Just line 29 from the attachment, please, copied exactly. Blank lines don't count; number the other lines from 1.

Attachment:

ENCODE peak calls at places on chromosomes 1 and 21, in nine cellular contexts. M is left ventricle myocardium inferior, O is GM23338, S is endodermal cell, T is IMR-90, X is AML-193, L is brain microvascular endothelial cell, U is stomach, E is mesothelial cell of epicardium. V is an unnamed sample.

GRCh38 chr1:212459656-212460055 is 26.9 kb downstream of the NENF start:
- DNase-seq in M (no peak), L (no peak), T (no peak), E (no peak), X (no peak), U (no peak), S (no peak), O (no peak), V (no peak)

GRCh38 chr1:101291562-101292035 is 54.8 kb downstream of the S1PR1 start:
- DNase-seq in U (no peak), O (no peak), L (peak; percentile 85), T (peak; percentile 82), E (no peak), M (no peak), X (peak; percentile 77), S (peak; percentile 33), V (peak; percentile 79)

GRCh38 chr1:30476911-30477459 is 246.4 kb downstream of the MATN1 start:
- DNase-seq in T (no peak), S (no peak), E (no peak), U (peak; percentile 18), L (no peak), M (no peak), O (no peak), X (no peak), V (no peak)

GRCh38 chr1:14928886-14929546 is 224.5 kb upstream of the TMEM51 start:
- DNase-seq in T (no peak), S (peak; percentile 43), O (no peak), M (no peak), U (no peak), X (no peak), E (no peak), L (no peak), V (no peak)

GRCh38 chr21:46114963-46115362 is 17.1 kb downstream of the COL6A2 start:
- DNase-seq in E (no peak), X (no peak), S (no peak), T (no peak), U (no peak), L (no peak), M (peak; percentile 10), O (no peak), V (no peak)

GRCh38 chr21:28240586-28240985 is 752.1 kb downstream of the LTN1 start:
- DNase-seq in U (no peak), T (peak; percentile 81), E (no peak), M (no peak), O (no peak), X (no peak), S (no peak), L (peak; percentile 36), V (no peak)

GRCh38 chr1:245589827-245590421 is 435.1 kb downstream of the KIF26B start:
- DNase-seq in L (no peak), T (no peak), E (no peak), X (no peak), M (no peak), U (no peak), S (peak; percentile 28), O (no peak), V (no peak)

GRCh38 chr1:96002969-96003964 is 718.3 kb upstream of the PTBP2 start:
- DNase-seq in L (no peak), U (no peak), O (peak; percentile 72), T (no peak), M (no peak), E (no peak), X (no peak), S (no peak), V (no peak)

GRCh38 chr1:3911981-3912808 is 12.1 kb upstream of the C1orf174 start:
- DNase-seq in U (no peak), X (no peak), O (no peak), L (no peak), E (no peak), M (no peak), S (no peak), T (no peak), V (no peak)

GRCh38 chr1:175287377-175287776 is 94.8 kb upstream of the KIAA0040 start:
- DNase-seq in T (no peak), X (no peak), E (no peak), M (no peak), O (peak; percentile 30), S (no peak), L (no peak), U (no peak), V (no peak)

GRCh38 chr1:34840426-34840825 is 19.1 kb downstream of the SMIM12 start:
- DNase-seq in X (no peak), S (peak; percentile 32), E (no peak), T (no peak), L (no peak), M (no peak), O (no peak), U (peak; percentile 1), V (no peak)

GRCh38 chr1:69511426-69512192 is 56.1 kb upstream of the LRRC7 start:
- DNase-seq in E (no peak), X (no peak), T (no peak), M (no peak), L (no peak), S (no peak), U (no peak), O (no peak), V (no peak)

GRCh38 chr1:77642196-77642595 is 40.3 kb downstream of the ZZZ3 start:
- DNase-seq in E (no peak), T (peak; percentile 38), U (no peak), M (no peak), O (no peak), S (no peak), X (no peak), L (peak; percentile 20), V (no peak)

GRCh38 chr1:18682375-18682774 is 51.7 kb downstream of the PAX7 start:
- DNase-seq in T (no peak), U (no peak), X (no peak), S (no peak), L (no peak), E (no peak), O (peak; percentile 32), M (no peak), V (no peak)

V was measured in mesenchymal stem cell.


- DNase-seq in T (no peak), U (no peak), X (no peak), S (no peak), L (no peak), E (no peak), O (peak; percentile 32), M (no peak), V (no peak)